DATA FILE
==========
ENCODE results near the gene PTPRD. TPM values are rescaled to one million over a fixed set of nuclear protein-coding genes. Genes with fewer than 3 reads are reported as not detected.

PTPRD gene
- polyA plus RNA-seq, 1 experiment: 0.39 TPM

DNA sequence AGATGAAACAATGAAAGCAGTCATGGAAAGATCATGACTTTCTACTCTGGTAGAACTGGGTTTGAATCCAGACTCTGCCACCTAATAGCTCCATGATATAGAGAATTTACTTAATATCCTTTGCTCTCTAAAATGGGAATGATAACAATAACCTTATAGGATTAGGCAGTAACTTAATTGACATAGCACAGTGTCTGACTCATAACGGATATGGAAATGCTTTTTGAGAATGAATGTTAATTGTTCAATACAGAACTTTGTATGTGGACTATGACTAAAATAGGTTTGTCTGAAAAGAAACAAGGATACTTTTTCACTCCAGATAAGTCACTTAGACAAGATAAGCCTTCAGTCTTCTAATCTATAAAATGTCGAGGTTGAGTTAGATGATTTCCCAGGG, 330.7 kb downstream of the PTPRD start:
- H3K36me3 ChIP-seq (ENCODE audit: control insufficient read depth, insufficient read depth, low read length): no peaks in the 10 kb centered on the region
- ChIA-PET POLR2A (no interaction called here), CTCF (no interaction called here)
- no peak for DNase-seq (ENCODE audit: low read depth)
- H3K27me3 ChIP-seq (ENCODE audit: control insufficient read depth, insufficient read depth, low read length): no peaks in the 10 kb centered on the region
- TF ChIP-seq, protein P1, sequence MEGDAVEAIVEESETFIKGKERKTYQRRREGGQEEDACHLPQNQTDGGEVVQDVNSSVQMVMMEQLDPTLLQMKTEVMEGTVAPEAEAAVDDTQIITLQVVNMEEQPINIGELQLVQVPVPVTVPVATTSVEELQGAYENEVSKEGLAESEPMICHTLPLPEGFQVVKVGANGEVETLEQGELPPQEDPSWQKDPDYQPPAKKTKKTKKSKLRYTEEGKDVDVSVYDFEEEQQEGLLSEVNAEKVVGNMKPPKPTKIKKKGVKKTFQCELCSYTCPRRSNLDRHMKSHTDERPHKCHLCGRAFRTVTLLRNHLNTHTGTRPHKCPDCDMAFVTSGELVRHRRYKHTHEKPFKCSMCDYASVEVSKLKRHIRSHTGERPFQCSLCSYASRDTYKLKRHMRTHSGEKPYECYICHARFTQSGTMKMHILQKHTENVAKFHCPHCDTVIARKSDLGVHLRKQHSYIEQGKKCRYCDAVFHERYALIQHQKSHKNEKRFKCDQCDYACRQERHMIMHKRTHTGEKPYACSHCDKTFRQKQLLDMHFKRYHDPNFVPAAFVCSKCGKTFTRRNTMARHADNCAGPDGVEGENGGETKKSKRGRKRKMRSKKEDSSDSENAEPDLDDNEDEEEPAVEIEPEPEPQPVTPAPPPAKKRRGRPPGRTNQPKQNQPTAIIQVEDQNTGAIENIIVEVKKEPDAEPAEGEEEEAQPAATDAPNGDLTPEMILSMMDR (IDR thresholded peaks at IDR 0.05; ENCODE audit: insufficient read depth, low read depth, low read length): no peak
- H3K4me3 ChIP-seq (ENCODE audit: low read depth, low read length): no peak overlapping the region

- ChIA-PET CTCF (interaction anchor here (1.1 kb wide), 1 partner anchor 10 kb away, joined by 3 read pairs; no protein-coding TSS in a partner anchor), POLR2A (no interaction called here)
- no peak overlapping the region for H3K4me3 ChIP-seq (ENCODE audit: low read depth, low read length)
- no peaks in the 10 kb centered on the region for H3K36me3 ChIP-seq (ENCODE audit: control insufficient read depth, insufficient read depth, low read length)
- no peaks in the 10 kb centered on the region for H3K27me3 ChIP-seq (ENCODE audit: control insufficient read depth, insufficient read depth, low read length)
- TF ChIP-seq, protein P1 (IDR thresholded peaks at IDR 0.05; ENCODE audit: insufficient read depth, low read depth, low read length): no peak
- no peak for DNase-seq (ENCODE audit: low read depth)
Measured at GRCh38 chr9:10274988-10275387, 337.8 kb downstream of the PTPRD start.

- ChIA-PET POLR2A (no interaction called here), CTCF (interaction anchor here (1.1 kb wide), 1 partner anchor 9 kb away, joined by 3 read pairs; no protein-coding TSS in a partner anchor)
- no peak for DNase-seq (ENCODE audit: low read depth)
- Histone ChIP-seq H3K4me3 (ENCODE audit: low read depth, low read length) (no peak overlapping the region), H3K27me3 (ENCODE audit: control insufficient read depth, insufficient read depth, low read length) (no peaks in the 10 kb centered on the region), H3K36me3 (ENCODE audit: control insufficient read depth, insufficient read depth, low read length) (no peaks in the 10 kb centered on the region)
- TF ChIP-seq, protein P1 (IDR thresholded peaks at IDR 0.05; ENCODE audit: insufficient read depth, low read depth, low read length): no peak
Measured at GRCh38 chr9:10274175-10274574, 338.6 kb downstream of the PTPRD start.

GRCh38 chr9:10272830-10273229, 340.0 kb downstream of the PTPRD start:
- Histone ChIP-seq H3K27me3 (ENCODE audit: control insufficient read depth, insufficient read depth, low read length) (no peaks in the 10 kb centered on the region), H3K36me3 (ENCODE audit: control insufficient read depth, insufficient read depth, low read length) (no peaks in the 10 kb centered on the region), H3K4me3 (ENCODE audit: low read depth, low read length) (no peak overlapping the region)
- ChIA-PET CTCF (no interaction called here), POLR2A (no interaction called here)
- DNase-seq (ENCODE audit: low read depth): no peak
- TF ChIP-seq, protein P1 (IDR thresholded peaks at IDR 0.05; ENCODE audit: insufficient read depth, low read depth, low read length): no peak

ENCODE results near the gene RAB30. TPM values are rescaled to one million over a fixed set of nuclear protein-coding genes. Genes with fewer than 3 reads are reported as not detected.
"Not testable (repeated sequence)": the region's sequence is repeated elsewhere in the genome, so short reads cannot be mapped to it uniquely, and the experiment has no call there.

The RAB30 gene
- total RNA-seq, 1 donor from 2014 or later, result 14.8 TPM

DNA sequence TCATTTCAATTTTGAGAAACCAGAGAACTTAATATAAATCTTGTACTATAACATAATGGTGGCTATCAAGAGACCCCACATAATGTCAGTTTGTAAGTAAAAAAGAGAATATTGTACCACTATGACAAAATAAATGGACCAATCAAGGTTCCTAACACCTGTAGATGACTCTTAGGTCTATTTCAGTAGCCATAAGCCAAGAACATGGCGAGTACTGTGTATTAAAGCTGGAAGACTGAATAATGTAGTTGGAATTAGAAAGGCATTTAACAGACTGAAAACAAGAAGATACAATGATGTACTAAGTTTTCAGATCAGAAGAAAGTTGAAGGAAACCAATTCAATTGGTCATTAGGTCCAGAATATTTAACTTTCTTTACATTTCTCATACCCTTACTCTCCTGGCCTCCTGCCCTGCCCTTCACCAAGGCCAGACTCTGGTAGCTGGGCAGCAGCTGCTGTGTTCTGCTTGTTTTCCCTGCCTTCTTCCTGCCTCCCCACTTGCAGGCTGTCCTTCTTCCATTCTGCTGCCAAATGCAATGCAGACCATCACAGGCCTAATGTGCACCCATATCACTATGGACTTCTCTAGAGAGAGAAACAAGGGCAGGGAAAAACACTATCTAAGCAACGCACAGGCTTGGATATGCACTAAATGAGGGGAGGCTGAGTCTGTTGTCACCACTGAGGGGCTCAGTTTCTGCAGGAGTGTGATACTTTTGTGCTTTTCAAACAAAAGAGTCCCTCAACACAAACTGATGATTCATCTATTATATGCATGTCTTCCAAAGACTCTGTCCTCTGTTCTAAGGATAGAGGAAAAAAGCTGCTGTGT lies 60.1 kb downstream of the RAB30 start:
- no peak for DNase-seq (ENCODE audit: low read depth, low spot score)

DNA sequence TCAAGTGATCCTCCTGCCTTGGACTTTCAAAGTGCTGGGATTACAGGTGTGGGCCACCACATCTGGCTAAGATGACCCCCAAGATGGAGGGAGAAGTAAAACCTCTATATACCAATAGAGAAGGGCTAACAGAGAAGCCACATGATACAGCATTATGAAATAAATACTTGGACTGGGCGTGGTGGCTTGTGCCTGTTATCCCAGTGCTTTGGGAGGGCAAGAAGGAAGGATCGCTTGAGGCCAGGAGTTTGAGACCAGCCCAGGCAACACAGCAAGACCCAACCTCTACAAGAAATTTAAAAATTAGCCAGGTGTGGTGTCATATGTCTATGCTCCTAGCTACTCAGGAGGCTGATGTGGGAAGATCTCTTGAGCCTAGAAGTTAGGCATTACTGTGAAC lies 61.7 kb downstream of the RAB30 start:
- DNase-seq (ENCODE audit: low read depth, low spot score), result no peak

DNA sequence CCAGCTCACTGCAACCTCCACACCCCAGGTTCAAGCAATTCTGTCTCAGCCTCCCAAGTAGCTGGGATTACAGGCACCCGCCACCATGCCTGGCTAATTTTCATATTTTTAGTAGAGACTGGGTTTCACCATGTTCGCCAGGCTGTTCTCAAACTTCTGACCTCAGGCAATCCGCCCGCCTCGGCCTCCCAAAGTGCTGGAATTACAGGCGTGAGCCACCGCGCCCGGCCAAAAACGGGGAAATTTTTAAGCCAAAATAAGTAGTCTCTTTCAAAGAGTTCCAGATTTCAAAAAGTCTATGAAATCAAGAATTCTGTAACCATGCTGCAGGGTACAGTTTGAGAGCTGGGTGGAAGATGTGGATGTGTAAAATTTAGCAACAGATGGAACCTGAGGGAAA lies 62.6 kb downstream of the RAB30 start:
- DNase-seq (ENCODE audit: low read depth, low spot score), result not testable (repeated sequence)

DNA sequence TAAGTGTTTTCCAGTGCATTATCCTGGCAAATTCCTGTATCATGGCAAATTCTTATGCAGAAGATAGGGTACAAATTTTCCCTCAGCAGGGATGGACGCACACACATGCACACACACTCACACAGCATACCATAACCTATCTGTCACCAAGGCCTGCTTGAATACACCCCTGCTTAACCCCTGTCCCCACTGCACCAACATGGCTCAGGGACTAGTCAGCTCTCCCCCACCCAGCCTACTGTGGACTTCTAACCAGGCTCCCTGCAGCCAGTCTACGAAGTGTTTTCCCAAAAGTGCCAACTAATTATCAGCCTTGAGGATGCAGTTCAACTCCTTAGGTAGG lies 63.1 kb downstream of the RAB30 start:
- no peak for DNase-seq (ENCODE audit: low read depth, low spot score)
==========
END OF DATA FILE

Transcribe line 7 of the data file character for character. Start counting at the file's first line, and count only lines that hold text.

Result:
- no peak for DNase-seq (ENCODE audit: low read depth)